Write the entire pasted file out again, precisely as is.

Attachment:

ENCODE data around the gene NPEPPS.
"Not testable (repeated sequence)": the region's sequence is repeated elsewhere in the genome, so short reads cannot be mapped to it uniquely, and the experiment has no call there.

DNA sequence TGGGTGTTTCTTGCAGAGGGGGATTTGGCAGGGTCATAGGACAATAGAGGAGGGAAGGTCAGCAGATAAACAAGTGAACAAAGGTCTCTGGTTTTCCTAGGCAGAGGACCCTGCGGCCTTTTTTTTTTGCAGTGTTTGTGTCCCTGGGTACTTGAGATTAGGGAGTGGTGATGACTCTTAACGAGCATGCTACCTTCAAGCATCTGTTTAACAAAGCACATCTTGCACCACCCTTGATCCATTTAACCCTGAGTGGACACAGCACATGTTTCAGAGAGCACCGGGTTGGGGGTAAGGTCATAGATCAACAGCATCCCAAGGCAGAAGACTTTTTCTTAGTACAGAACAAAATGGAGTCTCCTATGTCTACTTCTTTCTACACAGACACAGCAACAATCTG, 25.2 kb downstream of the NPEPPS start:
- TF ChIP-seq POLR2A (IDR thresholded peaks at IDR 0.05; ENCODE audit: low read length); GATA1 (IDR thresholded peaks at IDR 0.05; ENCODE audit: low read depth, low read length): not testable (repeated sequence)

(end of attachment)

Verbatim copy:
ENCODE data around the gene NPEPPS.
"Not testable (repeated sequence)": the region's sequence is repeated elsewhere in the genome, so short reads cannot be mapped to it uniquely, and the experiment has no call there.

DNA sequence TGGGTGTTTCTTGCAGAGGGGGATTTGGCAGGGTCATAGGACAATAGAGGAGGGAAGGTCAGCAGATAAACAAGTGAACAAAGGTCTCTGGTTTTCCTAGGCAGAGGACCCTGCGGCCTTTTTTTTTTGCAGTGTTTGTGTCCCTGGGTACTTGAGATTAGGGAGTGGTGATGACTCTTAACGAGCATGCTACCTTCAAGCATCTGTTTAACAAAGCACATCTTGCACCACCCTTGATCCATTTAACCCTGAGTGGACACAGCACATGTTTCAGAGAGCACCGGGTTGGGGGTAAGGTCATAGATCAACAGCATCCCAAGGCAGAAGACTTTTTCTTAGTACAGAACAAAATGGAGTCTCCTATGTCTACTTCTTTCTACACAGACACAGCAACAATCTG, 25.2 kb downstream of the NPEPPS start:
- TF ChIP-seq POLR2A (IDR thresholded peaks at IDR 0.05; ENCODE audit: low read length); GATA1 (IDR thresholded peaks at IDR 0.05; ENCODE audit: low read depth, low read length): not testable (repeated sequence)